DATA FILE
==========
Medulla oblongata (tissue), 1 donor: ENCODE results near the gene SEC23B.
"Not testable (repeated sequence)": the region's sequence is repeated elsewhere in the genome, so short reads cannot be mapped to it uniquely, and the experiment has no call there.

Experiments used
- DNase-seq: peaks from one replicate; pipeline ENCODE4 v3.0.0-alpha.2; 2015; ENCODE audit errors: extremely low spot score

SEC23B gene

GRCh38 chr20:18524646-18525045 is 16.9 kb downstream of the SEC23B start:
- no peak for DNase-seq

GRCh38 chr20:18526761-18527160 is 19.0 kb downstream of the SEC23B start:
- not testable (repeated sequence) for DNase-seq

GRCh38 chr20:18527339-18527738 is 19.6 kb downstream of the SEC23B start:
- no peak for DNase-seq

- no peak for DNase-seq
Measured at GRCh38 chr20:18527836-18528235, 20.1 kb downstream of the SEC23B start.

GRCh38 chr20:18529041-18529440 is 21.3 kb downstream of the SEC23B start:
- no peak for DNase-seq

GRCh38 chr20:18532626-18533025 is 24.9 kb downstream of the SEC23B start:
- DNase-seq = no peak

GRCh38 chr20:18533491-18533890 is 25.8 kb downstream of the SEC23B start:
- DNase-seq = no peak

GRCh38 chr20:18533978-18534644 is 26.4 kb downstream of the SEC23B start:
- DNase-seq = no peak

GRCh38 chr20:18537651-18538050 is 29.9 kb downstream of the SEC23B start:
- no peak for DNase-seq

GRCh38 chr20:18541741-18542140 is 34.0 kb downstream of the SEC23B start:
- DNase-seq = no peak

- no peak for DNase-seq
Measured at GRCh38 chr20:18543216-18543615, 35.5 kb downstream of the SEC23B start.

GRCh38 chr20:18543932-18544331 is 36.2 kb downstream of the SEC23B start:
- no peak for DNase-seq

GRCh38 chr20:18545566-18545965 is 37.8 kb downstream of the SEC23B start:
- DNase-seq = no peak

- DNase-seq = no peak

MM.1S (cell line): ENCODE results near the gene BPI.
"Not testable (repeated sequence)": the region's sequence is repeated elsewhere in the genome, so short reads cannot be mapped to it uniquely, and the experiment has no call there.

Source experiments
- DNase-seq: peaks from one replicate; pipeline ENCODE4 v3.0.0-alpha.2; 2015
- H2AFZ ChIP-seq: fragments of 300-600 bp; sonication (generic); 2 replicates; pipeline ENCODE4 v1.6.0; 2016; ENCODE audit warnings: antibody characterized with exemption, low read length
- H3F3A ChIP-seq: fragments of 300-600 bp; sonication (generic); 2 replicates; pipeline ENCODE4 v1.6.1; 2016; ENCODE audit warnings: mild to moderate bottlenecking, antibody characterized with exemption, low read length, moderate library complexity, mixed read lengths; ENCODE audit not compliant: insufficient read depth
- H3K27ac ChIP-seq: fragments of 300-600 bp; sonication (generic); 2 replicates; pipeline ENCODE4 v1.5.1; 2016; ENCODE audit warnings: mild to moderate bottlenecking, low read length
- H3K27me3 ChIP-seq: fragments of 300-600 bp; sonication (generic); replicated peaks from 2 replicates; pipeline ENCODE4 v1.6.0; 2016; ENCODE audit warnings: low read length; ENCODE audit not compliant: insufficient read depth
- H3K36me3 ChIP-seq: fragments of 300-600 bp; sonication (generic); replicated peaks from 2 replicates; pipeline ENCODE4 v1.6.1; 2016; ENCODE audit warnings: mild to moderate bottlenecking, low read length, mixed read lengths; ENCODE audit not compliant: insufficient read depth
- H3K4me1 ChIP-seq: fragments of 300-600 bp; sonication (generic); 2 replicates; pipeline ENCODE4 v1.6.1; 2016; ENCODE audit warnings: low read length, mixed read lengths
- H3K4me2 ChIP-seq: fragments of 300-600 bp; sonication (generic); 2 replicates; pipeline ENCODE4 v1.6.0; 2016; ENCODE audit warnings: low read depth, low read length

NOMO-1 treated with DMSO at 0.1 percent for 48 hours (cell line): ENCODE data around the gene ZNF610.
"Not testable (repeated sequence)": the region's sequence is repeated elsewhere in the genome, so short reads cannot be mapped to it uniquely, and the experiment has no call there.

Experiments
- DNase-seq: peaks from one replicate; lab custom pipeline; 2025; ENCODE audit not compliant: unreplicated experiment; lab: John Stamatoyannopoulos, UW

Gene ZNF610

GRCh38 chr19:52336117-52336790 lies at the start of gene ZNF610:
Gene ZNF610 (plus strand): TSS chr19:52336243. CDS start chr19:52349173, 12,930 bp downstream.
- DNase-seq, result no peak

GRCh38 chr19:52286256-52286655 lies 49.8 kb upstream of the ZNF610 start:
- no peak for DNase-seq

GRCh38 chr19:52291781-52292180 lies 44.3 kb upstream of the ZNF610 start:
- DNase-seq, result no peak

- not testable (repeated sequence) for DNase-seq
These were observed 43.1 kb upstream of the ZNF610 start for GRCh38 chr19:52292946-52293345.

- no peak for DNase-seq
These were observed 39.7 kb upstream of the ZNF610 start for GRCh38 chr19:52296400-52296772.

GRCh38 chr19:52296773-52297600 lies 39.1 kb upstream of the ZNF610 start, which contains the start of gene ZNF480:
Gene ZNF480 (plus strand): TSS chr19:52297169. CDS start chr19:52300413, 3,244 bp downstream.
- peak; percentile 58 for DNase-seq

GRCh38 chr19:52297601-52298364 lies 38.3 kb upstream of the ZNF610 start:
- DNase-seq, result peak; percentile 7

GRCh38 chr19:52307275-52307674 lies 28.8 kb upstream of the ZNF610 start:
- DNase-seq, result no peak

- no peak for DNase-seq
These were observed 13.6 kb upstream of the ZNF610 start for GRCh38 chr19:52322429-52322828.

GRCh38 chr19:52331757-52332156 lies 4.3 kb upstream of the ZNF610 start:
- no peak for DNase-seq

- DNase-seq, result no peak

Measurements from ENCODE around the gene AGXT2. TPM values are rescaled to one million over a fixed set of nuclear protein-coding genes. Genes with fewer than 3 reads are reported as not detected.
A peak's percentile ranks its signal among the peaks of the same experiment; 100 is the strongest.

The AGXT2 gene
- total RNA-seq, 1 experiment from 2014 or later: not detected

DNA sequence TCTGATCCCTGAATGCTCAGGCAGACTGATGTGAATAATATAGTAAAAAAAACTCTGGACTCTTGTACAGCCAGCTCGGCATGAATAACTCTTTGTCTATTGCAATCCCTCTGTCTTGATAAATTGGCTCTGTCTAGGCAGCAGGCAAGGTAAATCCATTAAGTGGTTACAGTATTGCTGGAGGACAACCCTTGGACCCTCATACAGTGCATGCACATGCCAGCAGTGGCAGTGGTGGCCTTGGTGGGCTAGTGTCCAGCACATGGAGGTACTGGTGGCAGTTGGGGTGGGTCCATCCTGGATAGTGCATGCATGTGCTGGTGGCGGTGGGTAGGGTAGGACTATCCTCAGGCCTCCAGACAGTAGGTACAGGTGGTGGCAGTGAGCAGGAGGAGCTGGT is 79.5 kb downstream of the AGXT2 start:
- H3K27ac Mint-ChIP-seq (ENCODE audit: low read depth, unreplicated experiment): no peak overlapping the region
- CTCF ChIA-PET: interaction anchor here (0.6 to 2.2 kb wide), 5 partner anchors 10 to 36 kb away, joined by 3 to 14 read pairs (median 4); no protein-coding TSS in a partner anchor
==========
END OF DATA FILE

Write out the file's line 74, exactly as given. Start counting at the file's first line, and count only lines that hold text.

The AGXT2 gene